By Arya Shukla (UG ’23) and Soumil Agarwal (UG ’23) A Recap of the Events Leading
By Hanish Srinivasan (MLS ’22) and Vedaansh Uberoi (UG ’23)
The Report On Ashoka University Sexual Harassment Climate Survey, an undertaking of the CASH Policy Research team, hit the inboxes of all the students and alumni on 23rd July 2021. It enumerates data on the prevalence of SH at Ashoka, raising the question — how likely is a student to face sexual harassment at Ashoka?
The survey, launched via the SurveyMonkey platform, was administered only to the batches of UG 2022, UG 2021, UG 2020, and ASP 2020 due to logistical reasons (between August 26th and October 17th). However, it raises important questions for the remaining cohorts of Ashoka, the survivors, the alleged perpetrators, and incoming batches while also addressing the effectiveness of redressal.
After the report was published, an open town hall was held on the 27th of July where the student body had a chance to interact with the CASH Policy Research Team. The report, its findings, limitations and recommendations were enumerated, several pertinent questions were raised and, most importantly, the way forward was discussed. When asked about the relationship between substances and SH, the team came short of an answer and highlighted the need for the next iteration of the report (perhaps 2 years from now) an administration-led initiative. While talking about the limitations, Thejashri (ASP 21) — a CASH Policy Research Team member along with Akila Ranganathan (alumni, ASP 21), Riday Chokshi (alumni, ASP 21), Sukanya Janardhanan (alumni, UG 19) and Rithupar Pathy (ASP 22) — emphasised the need for further iterations of the report in order to include the remaining cohorts.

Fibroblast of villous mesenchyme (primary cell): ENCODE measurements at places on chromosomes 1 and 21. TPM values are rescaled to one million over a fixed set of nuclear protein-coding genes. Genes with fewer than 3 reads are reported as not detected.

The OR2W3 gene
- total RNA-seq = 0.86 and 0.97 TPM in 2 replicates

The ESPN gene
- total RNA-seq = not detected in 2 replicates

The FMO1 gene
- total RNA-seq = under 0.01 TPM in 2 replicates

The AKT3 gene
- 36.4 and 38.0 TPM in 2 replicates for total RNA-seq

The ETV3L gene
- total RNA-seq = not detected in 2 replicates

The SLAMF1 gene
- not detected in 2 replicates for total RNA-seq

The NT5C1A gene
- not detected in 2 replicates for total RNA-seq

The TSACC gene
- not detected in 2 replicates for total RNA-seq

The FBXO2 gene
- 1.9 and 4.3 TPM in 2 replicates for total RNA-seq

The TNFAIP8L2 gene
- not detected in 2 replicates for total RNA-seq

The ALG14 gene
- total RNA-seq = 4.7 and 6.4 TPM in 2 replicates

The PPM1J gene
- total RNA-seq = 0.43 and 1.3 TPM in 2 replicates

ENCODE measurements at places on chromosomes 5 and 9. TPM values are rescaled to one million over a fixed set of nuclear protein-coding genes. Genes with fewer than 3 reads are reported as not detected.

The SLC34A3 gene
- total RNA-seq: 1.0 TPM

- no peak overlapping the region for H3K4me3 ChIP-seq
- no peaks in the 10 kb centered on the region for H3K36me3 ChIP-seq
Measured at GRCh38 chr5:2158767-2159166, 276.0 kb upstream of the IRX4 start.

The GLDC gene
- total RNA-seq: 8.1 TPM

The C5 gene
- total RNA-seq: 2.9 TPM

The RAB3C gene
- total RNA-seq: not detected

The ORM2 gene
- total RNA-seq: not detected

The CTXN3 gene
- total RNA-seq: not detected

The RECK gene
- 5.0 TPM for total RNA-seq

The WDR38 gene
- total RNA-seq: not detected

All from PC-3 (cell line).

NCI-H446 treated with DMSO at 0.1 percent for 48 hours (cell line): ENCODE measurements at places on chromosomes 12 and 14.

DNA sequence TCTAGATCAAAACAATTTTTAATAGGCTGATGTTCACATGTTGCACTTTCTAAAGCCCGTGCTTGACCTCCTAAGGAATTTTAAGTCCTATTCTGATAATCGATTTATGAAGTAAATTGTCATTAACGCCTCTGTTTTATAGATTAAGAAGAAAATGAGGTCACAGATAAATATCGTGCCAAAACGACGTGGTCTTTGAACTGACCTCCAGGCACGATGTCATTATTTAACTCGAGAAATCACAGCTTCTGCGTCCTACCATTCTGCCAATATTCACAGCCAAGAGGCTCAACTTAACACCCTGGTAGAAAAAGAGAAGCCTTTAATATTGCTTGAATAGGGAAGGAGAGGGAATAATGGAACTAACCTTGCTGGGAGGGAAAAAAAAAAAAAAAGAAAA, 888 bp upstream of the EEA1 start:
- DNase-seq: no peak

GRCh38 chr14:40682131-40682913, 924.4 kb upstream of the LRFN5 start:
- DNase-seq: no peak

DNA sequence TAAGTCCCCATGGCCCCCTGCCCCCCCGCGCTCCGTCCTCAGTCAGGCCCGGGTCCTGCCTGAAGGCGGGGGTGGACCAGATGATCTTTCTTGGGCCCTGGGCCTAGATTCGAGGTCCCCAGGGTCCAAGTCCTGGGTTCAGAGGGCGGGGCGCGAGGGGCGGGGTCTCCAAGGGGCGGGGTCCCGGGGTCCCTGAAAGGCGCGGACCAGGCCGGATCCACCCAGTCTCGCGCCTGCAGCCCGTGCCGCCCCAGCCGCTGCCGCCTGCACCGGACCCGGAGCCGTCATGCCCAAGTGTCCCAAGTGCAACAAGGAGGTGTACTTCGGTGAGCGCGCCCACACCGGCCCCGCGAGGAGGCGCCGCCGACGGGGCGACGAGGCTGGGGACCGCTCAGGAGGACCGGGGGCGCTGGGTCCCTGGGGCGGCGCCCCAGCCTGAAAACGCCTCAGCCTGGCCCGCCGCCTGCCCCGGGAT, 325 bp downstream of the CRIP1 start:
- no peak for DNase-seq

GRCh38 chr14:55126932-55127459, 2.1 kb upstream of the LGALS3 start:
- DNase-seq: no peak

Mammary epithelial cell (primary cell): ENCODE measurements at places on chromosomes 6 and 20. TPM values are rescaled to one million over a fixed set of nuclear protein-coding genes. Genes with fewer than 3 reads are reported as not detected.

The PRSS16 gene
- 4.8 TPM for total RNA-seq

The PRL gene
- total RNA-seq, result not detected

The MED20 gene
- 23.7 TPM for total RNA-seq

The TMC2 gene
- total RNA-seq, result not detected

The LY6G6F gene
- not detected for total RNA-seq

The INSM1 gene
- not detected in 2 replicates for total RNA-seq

Yet, despite these limitations, there are key takeaways that should be of pressing concern to the student body and the administration. The findings establish the prominence of SH across batches, among women, men and non-binaries. In the report, the trust deficit with the CASH (95% respondents did not report), a UGC mandated committee, is also made apparent. In addition, ambiguities of certain provisions of the CASH policy, especially regarding the confidentiality and protection of witness and complainant, and the ‘cursory’ value of the CASH workshops were also disconcertingly obvious.
Amidst the numerous accusations, allegations, disbandments and resignations of last year and this year, all owing to SH, the report and the town hall underline the need for such a report. The Team, despite having drawn from similar exercises from universities across the world, was transparent about their lack of experience in surveying and laid bare the shortcomings of the report and yet, the SH Climate Report, perhaps the first of its kind in India, remains a comprehensive document that Ashoka needs to lean on in order to better forge a space, both offline and online, that can be weeded off SH.